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Explore the trends shaping Asia in the 21st century including development, strategy, and conflict resolution to real circumstances across the region. Students can specialize their studies to focus on Japan, Korea, South Asia, or Southeast Asia.


Develop a comprehensive understanding of the Asian continent, including its economic and political developments, and foreign relations with major global players.

Security Challenges and Military Modernization in South Asia

South Asia is home to two of the world’s largest militaries, the world’s leading arms importer, several major ethnic, religious, and nationalist insurgencies, an array of sophisticated terrorist groups, and two nuclear-armed powers that engage in frequent border skirmishes.

This course takes a systematic and in-depth look at how states manage security challenges in this complex region. Topics include analysis of foreign policy decision-making processes and civil-military dynamics; the rise (and export) of Islamic extremism; comparative perspectives on counterinsurgency campaigns undertaken by India, Nepal, Pakistan, and Sri Lanka; India’s efforts at military modernization and preparations for China-related contingencies; and the ways in which evolving strategic capabilities and doctrines might affect the risk of nuclear escalation. This course includes a practical focus on policy writing.

Introduction to Economic Growth and Development in Southeast Asia

This course is designed to familiarize students with Southeast Asia’s dramatic rise from modest beginnings after the Second World War to a dynamic, rapidly growing region deeply integrated with the global economy and with close economic ties to its giant neighbors, especially China.

The course will also highlight Southeast Asia’s many economic fault lines – notably rising inequality, weak governance, and a spotty environmental record, and it will examine the economic challenges facing the region as many of its members strive to avoid the middle income trap and become high income economies. Students will learn basic economic concepts and how they can be applied to yield powerful insights into Southeast Asia’s past economic performance and its future prospects. By the end of the course, students should be able to demonstrate a basic understanding of the forces that powered Southeast Asian economic performance in the past and those that are likely to shape its future.

Japanese Politics and Foreign Policy

An introduction to modern Japanese politics and public policy, considering prospects for major changes in security and economic policy of global importance.

After a general introduction to Japanese political development since 1868, undertakes more detailed analysis of current political structure and processes as well as of domestic and foreign policy issues. Emphasizes understanding how domestic and international politics influence the functioning of the Japanese economy, especially in the current historic period of political economic change.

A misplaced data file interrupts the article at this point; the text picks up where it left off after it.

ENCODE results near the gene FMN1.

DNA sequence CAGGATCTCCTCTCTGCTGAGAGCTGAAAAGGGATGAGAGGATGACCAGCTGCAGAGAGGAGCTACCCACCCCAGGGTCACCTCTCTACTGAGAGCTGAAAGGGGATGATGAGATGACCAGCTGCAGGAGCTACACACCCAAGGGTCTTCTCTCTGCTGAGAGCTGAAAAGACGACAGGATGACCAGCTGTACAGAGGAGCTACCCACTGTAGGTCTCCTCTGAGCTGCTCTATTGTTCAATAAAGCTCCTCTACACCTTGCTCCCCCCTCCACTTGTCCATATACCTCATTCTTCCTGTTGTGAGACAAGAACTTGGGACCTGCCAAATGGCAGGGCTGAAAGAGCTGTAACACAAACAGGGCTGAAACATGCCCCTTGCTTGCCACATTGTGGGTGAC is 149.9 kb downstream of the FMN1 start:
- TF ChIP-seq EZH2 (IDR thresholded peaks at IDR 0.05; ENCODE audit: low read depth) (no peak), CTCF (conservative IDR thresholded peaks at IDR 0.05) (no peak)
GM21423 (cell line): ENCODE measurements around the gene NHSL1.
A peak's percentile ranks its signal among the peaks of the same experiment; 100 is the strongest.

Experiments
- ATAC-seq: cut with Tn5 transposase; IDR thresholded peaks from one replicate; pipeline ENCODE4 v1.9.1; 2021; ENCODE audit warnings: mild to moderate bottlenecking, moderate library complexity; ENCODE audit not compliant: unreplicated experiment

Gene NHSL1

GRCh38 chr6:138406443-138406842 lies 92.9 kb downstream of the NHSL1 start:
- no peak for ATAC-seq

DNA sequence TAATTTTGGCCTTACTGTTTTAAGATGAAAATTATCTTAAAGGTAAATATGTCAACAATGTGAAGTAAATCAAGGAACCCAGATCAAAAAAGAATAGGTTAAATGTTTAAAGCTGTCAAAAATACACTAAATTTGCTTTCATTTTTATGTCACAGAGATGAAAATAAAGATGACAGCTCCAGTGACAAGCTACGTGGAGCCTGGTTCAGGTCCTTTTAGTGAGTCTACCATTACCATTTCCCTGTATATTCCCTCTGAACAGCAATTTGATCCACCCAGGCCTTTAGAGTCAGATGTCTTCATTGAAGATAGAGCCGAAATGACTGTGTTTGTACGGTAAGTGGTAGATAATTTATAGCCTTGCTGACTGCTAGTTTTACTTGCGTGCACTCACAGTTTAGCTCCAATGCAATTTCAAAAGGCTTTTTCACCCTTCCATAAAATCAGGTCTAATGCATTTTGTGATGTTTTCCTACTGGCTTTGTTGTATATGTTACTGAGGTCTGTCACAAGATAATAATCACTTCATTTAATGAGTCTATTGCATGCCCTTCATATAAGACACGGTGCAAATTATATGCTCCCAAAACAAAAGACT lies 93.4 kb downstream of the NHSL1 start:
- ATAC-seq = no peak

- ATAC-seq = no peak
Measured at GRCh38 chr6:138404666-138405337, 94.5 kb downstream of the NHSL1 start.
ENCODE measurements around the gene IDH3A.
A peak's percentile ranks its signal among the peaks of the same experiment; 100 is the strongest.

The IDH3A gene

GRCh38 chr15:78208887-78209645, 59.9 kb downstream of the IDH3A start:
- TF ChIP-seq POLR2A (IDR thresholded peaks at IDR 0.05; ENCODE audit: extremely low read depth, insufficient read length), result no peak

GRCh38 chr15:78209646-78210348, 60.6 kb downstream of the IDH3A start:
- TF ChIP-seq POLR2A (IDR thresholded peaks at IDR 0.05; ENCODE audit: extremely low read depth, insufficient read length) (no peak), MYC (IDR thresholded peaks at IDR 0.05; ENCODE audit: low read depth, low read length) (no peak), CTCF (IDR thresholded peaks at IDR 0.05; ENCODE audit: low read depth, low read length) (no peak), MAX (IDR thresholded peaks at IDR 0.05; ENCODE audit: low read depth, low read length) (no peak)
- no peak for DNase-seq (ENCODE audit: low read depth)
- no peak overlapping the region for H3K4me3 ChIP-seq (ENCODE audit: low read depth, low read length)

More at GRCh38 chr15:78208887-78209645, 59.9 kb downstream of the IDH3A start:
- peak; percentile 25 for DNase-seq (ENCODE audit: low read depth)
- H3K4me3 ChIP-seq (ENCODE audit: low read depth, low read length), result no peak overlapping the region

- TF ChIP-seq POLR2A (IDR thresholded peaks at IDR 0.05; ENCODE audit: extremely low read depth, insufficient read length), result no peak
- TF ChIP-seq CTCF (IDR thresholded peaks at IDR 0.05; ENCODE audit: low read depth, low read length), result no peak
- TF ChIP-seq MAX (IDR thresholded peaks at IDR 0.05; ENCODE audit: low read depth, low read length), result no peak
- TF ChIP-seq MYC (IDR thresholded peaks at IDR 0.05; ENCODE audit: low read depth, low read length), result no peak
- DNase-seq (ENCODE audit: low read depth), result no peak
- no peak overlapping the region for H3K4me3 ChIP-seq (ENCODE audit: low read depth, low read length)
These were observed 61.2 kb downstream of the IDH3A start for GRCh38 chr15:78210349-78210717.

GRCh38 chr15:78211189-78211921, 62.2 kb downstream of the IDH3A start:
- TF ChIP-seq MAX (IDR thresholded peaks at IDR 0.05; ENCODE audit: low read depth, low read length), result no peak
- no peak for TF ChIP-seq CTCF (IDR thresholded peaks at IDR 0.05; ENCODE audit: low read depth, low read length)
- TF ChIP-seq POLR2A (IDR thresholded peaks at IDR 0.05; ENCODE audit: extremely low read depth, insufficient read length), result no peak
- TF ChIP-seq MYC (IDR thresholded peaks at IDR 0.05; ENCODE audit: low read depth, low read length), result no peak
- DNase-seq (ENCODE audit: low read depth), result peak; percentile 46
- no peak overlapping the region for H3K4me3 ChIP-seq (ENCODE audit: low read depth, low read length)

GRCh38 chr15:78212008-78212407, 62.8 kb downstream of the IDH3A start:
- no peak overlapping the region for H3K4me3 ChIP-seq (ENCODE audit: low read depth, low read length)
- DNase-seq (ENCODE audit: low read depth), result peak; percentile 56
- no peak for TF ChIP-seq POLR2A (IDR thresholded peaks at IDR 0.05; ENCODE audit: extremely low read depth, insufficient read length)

North Korea: Policymaking Primer

This course examines critical issues facing policymakers in and around North Korea and has three purposes. The first is to provide students with a better understanding of the place and role of North Korea

in the international system, its people and elites, institutions and ideas, to analyze DPRK’s relations with four great powers, focusing on nuclear politics and humanitarian concerns, as well as to give students a better grasp of various actors, their goals and motivations, policy issues and stakes, and policymaking processes in North Korea. In addition, students will explore the dynamics of the inter-Korean relations and consider the problems of nation-building, politics of competitive legitimation, and the question of Korean unification. The second purpose is for students to develop critical thinking and analytical tradecraft skills so that they can produce high quality analytical products for various types of consumers, using open source data and structured analytical techniques. The third purpose is for students to learn and practice the leadership skills required for domestic interagency coordination, multinational coalition-building, and international bargaining, which are part and parcel of any crisis management and resolution process on the Korean peninsula.


Study with world-class experts who are renowned for their scholarship, influence, and networks.

Devesh Kapur

Starr Foundation Professor of South Asian Studies

Kent Calder

Interim Vice Dean for Education and Academic Affairs, Director of the Edwin O. Reischauer Center for East Asian Studies

James Person

Adjunct Lecturer

Pavithra Suryanarayan

Assistant Professor of International Political Economy

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